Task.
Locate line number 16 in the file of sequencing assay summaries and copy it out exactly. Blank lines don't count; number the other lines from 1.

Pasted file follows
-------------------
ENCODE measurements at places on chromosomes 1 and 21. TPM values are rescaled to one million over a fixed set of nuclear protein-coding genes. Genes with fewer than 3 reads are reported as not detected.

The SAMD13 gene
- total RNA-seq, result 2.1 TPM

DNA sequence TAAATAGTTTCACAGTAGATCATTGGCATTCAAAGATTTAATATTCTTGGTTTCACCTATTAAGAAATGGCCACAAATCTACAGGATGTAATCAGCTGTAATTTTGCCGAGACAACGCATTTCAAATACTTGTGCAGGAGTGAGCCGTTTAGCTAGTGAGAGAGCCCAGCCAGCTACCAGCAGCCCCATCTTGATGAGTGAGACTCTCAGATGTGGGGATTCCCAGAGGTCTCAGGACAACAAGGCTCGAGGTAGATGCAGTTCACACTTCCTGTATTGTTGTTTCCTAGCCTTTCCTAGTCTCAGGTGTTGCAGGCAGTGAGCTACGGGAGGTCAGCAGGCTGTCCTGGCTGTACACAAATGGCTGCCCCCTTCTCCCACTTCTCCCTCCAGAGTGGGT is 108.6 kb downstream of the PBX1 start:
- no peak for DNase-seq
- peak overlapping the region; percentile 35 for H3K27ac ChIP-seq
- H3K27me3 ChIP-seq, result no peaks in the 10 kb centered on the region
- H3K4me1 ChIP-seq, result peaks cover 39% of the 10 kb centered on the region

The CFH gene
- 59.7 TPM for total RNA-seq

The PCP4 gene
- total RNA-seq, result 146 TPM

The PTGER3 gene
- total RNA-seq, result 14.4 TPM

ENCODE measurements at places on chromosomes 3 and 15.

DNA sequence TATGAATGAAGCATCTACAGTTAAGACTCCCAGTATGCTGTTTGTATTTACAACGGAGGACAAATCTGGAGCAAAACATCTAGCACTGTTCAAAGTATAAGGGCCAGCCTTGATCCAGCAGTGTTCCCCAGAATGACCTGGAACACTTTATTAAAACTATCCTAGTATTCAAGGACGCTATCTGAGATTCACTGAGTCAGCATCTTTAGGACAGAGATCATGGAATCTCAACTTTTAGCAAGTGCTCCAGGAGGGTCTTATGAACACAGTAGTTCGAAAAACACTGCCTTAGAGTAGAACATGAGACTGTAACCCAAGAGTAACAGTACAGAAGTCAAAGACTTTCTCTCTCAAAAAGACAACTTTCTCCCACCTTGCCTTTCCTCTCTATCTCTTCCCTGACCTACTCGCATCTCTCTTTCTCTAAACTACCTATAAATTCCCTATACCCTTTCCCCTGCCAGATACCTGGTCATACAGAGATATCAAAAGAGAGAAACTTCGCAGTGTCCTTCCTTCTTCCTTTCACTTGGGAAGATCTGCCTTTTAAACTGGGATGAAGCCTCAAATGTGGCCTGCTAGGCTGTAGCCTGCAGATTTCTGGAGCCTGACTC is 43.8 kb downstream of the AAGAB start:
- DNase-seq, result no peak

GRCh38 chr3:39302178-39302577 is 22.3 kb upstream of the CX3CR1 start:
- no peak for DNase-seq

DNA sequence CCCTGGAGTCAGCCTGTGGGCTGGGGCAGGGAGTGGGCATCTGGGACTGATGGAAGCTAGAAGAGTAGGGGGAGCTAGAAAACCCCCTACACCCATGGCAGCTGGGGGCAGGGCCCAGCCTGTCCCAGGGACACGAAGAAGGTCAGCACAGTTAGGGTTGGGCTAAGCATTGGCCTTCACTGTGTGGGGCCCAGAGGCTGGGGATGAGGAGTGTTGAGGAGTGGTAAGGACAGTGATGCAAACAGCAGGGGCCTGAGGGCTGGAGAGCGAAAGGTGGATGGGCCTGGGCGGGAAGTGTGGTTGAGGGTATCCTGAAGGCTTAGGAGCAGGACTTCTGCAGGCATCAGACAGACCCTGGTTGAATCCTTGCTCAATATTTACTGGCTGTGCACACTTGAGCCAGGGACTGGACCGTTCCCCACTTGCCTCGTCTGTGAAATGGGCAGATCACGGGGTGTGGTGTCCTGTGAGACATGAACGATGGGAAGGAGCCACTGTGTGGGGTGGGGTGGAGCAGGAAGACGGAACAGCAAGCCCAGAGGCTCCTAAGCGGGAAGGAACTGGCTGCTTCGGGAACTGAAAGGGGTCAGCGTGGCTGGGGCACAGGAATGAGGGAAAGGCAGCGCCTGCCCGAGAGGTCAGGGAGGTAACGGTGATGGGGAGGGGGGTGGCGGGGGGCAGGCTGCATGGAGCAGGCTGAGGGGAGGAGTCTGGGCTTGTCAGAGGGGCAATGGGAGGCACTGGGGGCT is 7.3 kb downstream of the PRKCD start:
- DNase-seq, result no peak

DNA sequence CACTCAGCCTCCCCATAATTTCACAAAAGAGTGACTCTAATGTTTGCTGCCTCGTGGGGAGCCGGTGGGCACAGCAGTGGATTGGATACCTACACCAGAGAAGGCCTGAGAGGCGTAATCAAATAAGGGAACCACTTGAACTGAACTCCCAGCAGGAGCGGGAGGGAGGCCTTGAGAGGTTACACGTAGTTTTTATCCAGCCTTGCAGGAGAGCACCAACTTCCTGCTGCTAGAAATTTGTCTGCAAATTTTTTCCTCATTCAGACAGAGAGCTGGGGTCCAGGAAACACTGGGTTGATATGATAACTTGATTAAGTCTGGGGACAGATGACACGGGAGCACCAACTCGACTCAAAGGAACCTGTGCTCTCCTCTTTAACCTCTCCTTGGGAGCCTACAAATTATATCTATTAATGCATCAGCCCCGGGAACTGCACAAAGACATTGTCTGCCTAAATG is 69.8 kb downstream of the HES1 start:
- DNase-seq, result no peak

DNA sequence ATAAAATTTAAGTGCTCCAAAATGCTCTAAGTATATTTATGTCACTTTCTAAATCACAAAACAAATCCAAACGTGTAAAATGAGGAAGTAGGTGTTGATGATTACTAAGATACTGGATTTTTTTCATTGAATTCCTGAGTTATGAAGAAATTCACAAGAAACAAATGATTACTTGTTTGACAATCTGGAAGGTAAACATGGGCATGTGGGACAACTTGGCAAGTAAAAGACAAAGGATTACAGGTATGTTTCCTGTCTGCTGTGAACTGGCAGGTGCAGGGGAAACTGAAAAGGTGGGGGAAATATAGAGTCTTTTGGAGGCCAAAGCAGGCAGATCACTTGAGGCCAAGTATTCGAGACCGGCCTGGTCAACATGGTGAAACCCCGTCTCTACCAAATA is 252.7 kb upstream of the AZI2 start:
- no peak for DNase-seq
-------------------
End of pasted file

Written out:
DNA sequence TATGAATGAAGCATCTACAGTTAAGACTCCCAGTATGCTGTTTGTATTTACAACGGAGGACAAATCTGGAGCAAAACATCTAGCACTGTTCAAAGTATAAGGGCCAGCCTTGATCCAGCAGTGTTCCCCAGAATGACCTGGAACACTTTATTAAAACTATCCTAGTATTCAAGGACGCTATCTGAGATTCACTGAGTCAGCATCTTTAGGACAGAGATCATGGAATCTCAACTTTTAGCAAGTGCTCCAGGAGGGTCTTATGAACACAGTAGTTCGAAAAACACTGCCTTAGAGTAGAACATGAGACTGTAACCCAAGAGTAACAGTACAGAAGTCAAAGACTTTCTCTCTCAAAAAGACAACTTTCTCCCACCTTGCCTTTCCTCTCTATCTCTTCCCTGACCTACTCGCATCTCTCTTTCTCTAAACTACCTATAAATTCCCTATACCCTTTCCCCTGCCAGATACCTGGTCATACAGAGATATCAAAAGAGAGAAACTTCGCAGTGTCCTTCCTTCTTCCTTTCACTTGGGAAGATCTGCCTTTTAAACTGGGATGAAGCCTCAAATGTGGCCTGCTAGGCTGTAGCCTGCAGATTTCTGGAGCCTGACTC is 43.8 kb downstream of the AAGAB start: